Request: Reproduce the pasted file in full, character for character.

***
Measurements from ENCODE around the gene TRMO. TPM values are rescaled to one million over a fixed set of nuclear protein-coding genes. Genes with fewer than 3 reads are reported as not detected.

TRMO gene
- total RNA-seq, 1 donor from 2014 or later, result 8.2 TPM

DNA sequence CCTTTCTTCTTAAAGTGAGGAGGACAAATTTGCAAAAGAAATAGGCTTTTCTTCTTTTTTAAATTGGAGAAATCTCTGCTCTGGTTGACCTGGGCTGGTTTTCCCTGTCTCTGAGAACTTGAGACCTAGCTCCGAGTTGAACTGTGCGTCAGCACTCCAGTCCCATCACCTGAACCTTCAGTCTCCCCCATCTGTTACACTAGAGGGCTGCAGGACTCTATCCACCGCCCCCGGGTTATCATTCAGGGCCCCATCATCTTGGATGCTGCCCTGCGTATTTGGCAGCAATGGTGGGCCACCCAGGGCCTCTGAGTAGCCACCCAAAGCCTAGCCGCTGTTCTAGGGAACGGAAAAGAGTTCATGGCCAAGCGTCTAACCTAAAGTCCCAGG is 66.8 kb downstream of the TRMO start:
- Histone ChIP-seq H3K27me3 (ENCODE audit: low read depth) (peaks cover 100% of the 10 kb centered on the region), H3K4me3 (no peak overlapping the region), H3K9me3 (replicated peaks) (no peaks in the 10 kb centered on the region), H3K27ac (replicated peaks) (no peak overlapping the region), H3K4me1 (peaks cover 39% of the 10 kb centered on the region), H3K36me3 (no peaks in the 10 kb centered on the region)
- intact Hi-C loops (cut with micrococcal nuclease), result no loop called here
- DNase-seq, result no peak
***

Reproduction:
Measurements from ENCODE around the gene TRMO. TPM values are rescaled to one million over a fixed set of nuclear protein-coding genes. Genes with fewer than 3 reads are reported as not detected.

TRMO gene
- total RNA-seq, 1 donor from 2014 or later, result 8.2 TPM

DNA sequence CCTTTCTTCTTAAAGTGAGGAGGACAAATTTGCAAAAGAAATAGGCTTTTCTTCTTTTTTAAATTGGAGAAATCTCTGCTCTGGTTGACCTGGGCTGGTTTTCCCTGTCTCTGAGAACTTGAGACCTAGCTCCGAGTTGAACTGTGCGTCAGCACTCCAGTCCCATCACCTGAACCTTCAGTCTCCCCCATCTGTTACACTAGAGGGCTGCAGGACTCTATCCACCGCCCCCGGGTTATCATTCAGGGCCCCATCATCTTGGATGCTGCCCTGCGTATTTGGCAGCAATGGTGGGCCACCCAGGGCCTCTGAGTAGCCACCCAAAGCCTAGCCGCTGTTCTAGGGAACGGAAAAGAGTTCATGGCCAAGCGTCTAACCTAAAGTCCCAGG is 66.8 kb downstream of the TRMO start:
- Histone ChIP-seq H3K27me3 (ENCODE audit: low read depth) (peaks cover 100% of the 10 kb centered on the region), H3K4me3 (no peak overlapping the region), H3K9me3 (replicated peaks) (no peaks in the 10 kb centered on the region), H3K27ac (replicated peaks) (no peak overlapping the region), H3K4me1 (peaks cover 39% of the 10 kb centered on the region), H3K36me3 (no peaks in the 10 kb centered on the region)
- intact Hi-C loops (cut with micrococcal nuclease), result no loop called here
- DNase-seq, result no peak